"Buenos dias", "buenas noches" -- this was the first words in a foreign language I heard in my life, as a three-year old boy growing up in developing post-war Western Germany, where the first gastarbeiters had arrived from Spain. Fascinated by the strange sounds, I tried to get to know some more languages, the only opportunity being TV courses of English and French -- there was no foreign language education for pre-teen school children in Germany yet in those days. Read more
To find some answers Tim Machan explores the language's present and past, and looks ahead to its futures among the one and a half billion people who speak it. His search is fascinating and important, for definitions of English have influenced education and law in many countries and helped shape the identities of those who live in them.
This volume provides a new perspective on the evolution of the special language of medicine, based on the electronic corpus of Early Modern English Medical Texts, containing over two million words of medical writing from 1500 to 1700.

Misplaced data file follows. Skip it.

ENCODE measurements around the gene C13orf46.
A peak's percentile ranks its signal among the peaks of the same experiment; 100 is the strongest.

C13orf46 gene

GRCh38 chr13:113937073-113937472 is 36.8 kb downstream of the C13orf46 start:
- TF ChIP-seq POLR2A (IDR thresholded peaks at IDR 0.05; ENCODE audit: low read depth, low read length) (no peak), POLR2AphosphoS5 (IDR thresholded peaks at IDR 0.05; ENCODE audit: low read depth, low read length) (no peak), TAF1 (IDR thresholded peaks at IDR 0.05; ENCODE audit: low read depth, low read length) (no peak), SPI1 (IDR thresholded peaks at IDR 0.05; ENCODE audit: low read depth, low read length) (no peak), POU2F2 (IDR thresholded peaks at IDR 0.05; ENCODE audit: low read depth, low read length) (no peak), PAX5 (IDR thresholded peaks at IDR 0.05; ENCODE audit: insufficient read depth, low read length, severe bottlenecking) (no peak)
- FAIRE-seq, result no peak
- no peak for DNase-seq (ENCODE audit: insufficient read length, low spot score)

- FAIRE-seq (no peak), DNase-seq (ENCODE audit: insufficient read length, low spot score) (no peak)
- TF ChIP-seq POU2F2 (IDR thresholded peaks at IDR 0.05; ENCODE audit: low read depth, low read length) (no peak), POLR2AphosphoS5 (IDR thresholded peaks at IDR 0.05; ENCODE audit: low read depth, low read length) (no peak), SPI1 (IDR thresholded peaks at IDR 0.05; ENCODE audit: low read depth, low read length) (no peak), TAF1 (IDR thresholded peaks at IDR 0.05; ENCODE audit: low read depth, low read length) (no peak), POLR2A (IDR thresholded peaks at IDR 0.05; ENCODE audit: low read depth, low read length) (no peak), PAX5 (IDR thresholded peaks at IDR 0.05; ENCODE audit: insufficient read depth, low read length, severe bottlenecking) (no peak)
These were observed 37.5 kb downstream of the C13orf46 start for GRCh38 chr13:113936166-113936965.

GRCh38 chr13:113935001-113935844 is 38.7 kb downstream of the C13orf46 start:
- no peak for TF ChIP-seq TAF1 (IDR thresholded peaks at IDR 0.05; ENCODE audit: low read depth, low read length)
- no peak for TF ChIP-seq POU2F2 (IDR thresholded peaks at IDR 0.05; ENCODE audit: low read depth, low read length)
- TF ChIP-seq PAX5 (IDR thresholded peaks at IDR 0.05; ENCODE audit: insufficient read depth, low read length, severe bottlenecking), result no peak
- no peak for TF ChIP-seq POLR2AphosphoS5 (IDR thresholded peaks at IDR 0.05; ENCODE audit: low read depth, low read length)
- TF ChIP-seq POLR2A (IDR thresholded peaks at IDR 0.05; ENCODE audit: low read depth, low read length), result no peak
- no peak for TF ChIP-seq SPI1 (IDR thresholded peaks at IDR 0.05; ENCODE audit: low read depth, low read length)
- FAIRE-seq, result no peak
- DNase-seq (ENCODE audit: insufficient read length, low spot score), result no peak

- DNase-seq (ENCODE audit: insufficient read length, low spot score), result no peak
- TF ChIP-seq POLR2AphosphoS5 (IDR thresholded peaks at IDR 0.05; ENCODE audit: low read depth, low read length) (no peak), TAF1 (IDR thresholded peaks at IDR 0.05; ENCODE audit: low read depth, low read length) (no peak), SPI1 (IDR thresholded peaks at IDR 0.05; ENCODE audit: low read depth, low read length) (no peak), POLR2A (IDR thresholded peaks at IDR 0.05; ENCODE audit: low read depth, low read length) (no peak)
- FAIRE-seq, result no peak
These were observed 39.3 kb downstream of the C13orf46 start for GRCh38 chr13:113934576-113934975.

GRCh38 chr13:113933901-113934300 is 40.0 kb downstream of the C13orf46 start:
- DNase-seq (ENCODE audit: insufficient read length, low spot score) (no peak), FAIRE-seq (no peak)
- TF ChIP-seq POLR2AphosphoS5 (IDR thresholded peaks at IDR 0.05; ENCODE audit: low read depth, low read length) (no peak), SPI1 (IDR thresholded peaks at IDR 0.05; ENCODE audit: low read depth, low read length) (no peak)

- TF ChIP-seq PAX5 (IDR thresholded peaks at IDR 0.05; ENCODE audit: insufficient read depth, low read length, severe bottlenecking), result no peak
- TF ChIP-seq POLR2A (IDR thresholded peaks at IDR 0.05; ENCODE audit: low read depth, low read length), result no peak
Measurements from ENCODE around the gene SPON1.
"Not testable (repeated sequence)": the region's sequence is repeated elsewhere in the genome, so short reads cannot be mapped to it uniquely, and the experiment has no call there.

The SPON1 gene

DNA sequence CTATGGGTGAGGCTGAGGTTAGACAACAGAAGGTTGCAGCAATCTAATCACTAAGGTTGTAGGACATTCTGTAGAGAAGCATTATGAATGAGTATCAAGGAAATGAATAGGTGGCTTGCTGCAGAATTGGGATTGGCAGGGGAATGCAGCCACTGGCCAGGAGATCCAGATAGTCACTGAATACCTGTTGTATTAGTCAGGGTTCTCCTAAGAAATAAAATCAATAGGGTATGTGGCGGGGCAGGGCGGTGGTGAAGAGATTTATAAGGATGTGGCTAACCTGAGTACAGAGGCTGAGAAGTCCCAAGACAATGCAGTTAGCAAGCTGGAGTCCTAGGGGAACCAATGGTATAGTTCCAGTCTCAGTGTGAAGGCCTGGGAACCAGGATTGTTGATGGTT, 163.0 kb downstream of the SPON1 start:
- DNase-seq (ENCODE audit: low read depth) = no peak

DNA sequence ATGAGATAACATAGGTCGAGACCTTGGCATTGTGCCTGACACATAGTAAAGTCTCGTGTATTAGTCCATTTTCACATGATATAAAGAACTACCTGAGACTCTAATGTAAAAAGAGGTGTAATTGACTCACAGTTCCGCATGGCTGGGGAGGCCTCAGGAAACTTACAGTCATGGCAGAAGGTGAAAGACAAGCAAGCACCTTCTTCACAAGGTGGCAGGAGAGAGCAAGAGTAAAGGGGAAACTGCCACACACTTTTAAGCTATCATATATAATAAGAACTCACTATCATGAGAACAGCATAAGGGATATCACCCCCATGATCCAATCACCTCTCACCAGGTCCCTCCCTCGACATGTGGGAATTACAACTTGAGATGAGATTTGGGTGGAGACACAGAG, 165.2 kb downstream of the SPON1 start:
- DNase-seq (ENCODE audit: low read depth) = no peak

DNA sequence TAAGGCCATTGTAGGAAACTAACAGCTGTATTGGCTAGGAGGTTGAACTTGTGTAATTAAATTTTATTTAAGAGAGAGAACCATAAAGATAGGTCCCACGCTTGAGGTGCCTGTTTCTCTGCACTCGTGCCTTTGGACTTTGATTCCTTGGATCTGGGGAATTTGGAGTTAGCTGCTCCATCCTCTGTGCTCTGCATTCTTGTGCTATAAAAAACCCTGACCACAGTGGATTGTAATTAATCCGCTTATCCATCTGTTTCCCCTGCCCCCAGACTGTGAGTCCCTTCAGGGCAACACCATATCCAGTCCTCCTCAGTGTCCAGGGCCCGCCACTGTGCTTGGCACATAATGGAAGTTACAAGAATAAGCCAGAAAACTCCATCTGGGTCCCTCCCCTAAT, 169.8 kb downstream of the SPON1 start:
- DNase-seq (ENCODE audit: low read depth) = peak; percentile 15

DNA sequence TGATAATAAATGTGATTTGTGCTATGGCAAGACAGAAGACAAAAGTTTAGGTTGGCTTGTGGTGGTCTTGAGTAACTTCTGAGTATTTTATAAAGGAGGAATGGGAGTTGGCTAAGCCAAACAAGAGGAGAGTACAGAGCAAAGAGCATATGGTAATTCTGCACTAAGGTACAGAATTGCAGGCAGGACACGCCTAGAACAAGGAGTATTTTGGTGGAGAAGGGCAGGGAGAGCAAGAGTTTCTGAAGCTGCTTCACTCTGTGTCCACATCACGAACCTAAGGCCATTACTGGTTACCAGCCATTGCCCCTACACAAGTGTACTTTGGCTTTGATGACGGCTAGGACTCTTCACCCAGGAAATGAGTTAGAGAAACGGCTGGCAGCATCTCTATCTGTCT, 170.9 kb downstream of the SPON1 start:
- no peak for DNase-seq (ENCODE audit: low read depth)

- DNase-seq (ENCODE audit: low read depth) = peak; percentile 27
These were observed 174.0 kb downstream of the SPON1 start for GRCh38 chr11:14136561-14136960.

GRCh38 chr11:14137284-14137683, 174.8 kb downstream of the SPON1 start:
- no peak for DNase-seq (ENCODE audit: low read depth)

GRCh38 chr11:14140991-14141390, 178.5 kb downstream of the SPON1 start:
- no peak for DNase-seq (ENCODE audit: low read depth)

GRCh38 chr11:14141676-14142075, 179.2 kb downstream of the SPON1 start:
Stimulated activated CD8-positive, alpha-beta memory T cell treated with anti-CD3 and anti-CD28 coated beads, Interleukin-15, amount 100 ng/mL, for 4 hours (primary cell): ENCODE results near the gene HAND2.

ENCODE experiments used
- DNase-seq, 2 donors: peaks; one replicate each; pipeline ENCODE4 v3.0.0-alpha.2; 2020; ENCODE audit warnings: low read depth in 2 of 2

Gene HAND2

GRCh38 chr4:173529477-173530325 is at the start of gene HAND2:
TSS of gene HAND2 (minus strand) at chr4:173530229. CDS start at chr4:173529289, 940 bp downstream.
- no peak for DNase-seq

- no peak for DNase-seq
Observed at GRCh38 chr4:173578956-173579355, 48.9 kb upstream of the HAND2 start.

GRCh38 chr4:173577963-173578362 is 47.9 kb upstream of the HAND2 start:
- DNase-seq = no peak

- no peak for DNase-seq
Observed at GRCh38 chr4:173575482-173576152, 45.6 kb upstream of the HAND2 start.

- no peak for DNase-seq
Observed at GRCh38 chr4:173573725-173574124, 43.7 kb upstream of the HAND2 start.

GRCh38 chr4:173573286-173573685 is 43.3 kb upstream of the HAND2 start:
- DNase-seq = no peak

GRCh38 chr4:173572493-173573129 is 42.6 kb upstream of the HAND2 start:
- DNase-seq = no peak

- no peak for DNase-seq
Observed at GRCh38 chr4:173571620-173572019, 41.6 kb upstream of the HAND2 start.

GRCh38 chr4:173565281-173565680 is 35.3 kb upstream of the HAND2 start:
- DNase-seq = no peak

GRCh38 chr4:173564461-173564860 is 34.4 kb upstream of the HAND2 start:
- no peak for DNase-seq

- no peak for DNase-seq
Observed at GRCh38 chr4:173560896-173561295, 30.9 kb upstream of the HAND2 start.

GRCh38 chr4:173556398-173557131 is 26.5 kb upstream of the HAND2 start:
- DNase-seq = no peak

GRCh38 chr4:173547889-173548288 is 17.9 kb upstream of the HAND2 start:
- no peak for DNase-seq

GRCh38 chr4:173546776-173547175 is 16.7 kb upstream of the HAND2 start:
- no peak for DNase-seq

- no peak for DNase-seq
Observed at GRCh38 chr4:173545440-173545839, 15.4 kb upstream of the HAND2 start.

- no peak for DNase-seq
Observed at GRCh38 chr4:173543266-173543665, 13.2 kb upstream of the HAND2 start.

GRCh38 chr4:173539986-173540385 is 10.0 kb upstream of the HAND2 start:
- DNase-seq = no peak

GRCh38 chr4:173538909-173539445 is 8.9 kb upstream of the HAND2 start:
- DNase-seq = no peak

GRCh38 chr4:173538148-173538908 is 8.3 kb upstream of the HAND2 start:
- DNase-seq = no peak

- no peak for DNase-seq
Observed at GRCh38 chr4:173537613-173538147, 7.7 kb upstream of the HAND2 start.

The language we use forms an important part of our sense of who we are – of
our identity. This book outlines the relationship between our identity as
members of groups – ethnic, national, religious and gender – and the
language varieties important to each group. What is a language? What is a
dialect? Are there such things as language 'rights'? Must every national
group have its own unique language? How have languages, large and small,
been used to spread religious ideas? Why have particular religious and
linguistic 'markers' been so central, singly or in combination, to the ways
in which we think about ourselves and others? Using a rich variety of
examples, the book highlights the linkages among languages, dialects and
identities, with special attention given to religious, ethnic and national